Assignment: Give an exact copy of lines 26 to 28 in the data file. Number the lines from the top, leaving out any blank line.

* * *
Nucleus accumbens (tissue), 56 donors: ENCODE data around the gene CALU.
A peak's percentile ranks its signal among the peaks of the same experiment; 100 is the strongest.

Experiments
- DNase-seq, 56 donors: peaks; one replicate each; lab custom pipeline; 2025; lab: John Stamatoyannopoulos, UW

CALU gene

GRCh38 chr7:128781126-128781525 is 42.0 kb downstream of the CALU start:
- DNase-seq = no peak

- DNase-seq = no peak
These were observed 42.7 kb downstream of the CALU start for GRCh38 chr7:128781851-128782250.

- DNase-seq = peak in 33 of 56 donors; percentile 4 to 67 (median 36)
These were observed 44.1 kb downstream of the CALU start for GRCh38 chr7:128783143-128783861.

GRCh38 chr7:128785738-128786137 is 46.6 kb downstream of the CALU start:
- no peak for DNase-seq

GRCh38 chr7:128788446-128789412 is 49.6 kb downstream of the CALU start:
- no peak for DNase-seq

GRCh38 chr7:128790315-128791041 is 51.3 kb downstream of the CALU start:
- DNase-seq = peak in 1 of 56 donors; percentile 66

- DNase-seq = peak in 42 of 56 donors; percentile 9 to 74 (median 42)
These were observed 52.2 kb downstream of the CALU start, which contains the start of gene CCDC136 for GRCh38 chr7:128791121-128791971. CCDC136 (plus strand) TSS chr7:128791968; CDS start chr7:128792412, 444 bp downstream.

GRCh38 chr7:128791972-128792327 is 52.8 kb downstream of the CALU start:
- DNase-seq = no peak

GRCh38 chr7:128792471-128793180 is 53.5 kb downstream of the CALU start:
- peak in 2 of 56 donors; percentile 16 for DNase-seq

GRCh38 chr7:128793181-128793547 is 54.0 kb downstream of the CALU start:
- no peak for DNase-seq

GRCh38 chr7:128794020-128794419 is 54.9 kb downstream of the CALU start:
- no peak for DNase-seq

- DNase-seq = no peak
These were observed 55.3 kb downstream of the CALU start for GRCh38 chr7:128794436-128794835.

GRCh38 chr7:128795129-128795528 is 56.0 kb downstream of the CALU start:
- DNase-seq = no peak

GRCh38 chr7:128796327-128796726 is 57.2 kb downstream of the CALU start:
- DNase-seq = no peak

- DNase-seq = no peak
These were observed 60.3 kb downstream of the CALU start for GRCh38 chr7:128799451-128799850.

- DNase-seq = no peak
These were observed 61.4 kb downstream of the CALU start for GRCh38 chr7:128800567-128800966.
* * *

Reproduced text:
GRCh38 chr7:128794020-128794419 is 54.9 kb downstream of the CALU start:
- no peak for DNase-seq

- DNase-seq = no peak